Company CEO Garrett Wyland was famous in tech circles for staying one step ahead of the rest of the game industry. Now he was gaining a reputation for staying one step ahead of the media. More than a few of the companies that he had repeatedly upstaged with strategically timed PR were quite keen to see him fall, so they invested heavily in various flavors of corporate espionage, hoping to divine his intentions before he made his next move. The smart money had already concluded the non-scandal scandal had been engineered on purpose long before the leak. Intrigue was something Fairly Unusual couldn’t really afford, as they were gearing up for an IPO. At least that was the conventional wisdom. Garrett Wyland was anything but conventional. Leaks that could later be denied and then re-revealed for maximum media points only made FUG more attractive to early adopters. Their next game was going to be the one to push them over the top.

“Is that the Frosty Cat page everyone was linking last week until it disappeared?” Jordan asked.

“Frosty Cat is the name of the company. They put up a fake-looking page just long enough to get a couple of headlines out of it. Then they took it down to create mystery. The lawsuit rumor was fake. The crowdfund rumor is true.”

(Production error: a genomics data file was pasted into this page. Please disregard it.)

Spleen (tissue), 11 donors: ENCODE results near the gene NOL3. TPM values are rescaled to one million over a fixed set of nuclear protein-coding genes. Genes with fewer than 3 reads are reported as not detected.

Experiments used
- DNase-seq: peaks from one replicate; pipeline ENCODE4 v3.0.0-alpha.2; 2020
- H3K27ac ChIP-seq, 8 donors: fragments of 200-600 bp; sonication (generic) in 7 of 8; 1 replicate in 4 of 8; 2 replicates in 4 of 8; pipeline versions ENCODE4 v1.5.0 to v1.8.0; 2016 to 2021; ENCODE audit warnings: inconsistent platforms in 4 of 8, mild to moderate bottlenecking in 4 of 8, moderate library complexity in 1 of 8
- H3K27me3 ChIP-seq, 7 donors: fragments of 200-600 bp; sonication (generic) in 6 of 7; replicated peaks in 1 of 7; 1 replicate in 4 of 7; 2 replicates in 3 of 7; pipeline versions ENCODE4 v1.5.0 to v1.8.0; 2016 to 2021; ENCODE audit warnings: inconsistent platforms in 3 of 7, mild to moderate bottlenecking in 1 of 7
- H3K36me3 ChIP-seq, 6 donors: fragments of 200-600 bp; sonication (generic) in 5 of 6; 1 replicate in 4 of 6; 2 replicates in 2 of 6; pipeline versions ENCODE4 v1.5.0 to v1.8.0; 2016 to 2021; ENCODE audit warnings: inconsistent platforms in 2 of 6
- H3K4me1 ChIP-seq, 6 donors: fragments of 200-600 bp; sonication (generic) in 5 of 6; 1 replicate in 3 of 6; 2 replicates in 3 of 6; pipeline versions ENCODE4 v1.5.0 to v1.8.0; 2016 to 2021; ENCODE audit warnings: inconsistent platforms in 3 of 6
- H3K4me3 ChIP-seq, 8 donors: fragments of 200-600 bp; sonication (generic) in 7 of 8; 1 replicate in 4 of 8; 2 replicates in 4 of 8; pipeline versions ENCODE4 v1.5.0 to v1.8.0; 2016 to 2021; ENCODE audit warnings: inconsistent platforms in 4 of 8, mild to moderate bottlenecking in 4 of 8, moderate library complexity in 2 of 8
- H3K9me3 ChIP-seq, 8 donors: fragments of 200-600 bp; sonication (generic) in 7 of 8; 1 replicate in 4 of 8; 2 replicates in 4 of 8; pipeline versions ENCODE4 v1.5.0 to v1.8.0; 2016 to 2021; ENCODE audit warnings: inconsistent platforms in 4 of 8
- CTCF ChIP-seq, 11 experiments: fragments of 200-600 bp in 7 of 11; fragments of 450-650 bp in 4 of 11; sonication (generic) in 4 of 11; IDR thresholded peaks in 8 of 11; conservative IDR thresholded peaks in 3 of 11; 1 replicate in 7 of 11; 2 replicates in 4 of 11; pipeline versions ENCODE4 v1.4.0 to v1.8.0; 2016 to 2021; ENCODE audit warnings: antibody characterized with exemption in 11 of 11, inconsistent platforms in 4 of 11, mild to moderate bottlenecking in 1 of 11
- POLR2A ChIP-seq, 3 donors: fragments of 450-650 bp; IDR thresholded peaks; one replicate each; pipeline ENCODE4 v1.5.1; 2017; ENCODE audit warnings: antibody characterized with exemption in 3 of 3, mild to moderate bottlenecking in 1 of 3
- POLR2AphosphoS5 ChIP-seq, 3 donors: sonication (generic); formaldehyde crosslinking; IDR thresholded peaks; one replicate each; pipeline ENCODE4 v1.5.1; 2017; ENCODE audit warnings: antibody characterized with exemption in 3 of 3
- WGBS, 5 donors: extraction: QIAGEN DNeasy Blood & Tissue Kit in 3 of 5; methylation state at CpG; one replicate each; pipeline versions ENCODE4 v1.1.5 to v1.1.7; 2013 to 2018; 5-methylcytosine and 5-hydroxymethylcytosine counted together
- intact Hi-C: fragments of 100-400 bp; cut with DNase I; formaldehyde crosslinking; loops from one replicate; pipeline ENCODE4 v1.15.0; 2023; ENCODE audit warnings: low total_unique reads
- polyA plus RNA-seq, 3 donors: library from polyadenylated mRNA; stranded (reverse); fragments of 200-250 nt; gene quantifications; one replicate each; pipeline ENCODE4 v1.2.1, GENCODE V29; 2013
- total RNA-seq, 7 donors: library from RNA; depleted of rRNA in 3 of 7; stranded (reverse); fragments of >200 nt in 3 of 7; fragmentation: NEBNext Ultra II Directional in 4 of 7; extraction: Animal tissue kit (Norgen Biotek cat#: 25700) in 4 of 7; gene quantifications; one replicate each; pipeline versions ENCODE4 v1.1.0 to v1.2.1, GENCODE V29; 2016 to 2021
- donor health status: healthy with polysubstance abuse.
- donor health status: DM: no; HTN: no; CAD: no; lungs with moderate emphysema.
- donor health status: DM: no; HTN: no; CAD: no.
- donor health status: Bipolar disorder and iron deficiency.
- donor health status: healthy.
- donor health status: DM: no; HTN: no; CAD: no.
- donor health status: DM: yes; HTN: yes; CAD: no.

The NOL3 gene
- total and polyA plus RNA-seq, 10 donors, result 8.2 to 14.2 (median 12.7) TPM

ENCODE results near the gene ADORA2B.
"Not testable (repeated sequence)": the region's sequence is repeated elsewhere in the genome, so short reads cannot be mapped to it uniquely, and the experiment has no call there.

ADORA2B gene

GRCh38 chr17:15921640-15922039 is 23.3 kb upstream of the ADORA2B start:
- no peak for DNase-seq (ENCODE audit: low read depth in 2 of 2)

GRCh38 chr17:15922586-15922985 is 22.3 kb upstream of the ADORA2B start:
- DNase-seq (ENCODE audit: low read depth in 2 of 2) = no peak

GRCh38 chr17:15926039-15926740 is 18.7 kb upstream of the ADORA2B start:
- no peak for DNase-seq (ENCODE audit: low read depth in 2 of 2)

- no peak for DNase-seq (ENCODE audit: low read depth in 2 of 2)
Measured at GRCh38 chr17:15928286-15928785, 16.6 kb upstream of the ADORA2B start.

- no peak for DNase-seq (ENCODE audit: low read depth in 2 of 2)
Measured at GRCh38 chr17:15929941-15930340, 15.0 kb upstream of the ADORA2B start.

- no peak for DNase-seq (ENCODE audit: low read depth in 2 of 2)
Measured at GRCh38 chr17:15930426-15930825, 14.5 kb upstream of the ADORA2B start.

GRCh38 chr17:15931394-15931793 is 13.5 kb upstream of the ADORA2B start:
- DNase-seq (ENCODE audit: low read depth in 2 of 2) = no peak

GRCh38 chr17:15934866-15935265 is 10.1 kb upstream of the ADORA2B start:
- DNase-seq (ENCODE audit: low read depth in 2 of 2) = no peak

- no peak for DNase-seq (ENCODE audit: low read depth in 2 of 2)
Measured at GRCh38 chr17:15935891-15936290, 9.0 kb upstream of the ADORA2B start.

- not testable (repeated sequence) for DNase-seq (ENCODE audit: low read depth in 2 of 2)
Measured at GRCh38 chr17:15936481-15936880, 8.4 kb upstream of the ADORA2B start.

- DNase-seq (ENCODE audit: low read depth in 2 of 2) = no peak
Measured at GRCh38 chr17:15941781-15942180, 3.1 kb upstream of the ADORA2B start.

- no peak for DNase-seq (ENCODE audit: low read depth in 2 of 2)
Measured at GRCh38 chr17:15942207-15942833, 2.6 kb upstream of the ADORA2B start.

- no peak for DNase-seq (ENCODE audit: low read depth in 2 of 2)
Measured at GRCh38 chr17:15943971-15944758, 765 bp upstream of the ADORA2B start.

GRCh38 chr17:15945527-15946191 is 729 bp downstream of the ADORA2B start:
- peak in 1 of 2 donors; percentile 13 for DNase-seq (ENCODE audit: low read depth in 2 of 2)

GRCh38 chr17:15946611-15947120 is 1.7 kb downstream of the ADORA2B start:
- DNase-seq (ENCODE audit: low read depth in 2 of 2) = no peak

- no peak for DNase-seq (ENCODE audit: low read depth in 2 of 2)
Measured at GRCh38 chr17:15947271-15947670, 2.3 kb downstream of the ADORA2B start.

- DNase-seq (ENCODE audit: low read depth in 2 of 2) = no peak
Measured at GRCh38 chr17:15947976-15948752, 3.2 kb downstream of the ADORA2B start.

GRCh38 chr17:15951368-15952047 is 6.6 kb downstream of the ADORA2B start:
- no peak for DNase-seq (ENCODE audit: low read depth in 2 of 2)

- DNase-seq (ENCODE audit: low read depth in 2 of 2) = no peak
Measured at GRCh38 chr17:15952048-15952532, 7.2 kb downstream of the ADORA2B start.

“Looks like it worked too. There were at least a half dozen stories in the aggregator feed this morning about it. Are they baiting the media with the scandal you think?”

“Have you seen the page today?”

“It’s back up?”

“Take a look.” AngryFluid took another sip of his drink while the chat room quieted and Jordan pulled up a browser. He navigated to the Frosty Cat crowdfunding page for the new Kings and Conquests game. Jordan paused. It had to be a mistake. The counter read $988,717.

The campaign had been active for 106 minutes.

Devils Demons and Dead Men is available now at the Palace in the Sky Bookstore!